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Rat poison found in dead wedge-tailed eagles in Australian-first study

ABC NEWS logo ABC NEWS 4 days ago By David Barnott-Clement
a close up of a bird: Wedge-tailed eagles have been found dead with record levels of some rat poisons in Tasmania. (Supplied: James Pay) © Provided by ABC NEWS Wedge-tailed eagles have been found dead with record levels of some rat poisons in Tasmania. (Supplied: James Pay)

A long-term study has found high levels of rat poison in wedge-tailed eagles, suggesting that the toxins are having a broad impact on the food chain.

The University of Tasmania research, spanning more than two decades and released in May this year, is the first systematic study of rat poisons in an Australian top predator.

It identified poison in 74 per cent of 50 dead wedge-tailed eagles found in Tasmania.

Concentrations of brodifacoum, a common rat poison which causes internal bleeding, was four times higher than previously reported in eagles overseas.

Study leader James Pay said wedge-tailed eagles did not normally prey on mice and rats, so the poison must be entering  their systems by other means.

"So a rat eats the poison, and then things like forest ravens eat the rat, and then the forest raven gets sick or dies, and then a wedge-tailed eagle eats the forest raven," he said.

"Our results suggest, based on other species, that we're probably having both symptoms and deaths caused by rat poisons in wedge-tailed eagles in Tassie."

Second-generation poisons in the mix

The study also implicated professional pest control and agriculture.

High concentrations of rat poison were found in eagles closest to agricultural land while flacoumafen – a poison only available through wholesalers – was found in nearly half of the sampled birds.

"To have such high exposures to flacoumofen suggests that there's a link between agricultural use and these [poisons] ending up in wedge-tailed eagles," Dr Pay said.

Birdlife Australia raptor specialist Nick Mooney said a big part of the problem stemmed from the use of second-generation poisons.

"The first-generation [poisons] aren't as powerful as the second generation," he said.

"Second-generation just means the much newer, more aggressive poisons, and they're often advertised as 'single-dose only' — those sorts of claims.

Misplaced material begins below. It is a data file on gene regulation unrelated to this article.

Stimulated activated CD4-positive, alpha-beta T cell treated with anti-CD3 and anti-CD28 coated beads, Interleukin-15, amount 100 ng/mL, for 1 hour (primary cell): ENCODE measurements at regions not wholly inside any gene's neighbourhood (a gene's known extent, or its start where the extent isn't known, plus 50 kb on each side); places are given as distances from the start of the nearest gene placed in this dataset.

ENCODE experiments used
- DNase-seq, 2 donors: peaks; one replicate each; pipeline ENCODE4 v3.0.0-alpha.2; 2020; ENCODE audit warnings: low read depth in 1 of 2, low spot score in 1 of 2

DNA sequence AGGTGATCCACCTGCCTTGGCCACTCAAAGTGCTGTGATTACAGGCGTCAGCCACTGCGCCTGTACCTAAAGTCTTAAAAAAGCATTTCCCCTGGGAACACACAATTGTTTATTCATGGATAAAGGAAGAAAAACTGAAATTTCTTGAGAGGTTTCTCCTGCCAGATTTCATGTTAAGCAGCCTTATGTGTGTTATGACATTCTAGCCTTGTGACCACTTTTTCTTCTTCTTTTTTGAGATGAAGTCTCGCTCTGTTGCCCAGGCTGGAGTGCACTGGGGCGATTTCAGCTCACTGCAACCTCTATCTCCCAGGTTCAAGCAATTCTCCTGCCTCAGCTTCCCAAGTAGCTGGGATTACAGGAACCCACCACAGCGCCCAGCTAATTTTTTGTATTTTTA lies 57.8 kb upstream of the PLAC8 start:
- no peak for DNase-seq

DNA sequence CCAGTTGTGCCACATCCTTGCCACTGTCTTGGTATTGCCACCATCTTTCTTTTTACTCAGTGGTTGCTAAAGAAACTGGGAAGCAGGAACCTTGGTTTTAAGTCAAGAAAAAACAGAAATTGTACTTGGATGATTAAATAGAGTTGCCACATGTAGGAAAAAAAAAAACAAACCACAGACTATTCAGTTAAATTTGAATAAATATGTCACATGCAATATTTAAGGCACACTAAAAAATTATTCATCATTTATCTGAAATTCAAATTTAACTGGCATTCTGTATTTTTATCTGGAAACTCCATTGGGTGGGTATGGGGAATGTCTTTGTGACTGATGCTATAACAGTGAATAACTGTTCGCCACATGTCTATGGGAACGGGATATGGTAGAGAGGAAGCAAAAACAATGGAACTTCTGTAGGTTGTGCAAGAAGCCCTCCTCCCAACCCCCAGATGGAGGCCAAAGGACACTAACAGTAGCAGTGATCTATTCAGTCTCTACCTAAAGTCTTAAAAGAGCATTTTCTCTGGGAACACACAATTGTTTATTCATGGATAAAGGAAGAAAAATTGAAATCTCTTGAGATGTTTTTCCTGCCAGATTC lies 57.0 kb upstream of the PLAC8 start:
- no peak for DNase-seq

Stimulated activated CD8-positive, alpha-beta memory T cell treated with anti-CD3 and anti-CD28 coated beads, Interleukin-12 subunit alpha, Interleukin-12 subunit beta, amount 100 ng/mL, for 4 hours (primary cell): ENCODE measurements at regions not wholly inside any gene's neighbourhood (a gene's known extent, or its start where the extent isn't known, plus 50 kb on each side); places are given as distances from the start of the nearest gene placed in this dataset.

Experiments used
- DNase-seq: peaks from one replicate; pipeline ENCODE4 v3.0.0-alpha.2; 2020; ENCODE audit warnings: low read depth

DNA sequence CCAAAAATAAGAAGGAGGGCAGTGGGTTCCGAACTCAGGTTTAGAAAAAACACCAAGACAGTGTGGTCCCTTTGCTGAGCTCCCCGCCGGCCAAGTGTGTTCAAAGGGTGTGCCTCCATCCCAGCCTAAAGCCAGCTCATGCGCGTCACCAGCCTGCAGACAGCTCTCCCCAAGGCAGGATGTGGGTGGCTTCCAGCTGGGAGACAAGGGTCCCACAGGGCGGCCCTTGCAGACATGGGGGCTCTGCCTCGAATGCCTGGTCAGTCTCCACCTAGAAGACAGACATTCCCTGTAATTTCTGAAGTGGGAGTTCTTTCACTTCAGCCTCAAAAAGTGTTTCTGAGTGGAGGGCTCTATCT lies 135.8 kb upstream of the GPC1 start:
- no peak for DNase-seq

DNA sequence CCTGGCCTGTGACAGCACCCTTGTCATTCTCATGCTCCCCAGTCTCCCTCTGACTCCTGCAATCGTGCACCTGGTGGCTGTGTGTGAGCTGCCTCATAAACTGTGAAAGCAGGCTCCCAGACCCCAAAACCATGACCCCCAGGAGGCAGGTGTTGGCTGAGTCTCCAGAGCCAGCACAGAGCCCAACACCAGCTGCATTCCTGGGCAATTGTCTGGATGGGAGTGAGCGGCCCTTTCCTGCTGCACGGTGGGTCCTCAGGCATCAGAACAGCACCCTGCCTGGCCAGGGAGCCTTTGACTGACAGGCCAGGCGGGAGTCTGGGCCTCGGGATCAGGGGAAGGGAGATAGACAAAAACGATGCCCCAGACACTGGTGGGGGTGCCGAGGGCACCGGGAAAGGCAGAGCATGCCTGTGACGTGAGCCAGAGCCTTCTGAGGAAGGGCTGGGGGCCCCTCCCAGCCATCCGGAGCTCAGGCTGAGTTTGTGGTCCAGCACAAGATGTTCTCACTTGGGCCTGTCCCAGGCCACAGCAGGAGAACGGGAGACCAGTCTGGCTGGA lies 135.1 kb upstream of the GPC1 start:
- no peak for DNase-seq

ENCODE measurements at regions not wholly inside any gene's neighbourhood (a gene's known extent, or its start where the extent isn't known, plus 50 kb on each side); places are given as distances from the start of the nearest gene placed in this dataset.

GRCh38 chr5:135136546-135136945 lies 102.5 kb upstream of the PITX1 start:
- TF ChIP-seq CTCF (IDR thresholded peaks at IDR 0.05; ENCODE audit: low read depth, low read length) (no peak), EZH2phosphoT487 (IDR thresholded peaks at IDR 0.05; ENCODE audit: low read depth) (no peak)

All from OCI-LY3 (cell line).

"Because these poisons take a while to kill the rodents, the rodents can … eat far more poison than they actually need to kill themselves.

"They're little walking time bombs."

Not just eagles

Mr Mooney warned wedge-tailed eagles were not the only animals affected by rat poisons — birds and animals that ate poisoned rats and mice like hawks, owls, magpies, tawny frogmouths,  quolls and Tasmanian devils were all at risk.

"There's nothing quite so ubiquitous as a ...food as a mouse or a rat," he said.

"So many things eat them and they're so much more attractive when they're poisoned and staggering around … predators just can't resist them."

The news comes as the mouse plague in eastern Australia enters its eighth month, and as the New South Wales government seeks approval from the Australian Pesticides and Veterinary Medicines Authority (APVMA) to distribute 10,000 litres of bromadiolone to farmers across the state.

Described as "napalm" for mice, Dr Pay believes the untargeted use of second-generation poisons like bromadiolone could spell disaster, not just for wedge-tailed eagles, but anything that eats rodents or the baits used to kill them.

"It's pretty concerning," he said.

"Bromadiolone is a second-generation rodenticide that's more toxic and more persistent in the environment, and so it's going to have very wide impacts on a whole number of different species."

Only 'scratching the surface'

Bonorong Wildlife Sanctuary treats sick and injured raptors, including wedge-tails, at least once a week. Greg Irons owns and runs the business and said secondary poisoning was an issue largely hidden from sight, and therefore from mind. 

"We certainly find when there's an increase in mice there's an increase in poisoning cases as well," he said.

"I can't stress enough, I think we are scratching the absolute surface when we say, 'OK, it's only X amount per year,' those are only the ones we know about and it is much, much higher than any of us wish to think."

Mr Irons said it was a matter of educating those who used rat poisons.

"I would say pretty confidently that 90 per cent of people that I've talked to about this issue hadn't really considered secondary poisoning, but are very aware of baits being potentially very dangerous," he said.

"It's a really simple message to get out there at the end of the day."

Mr Mooney agreed rodenticides were an effective management tool and did have a role to play on the farm, but their use should be limited to first-generation poisons.

"When there's a proper plague and there are seriously high numbers, yes, chemicals are often necessary, but we're just asking people to think hard about it and go for the least harmful poisons."


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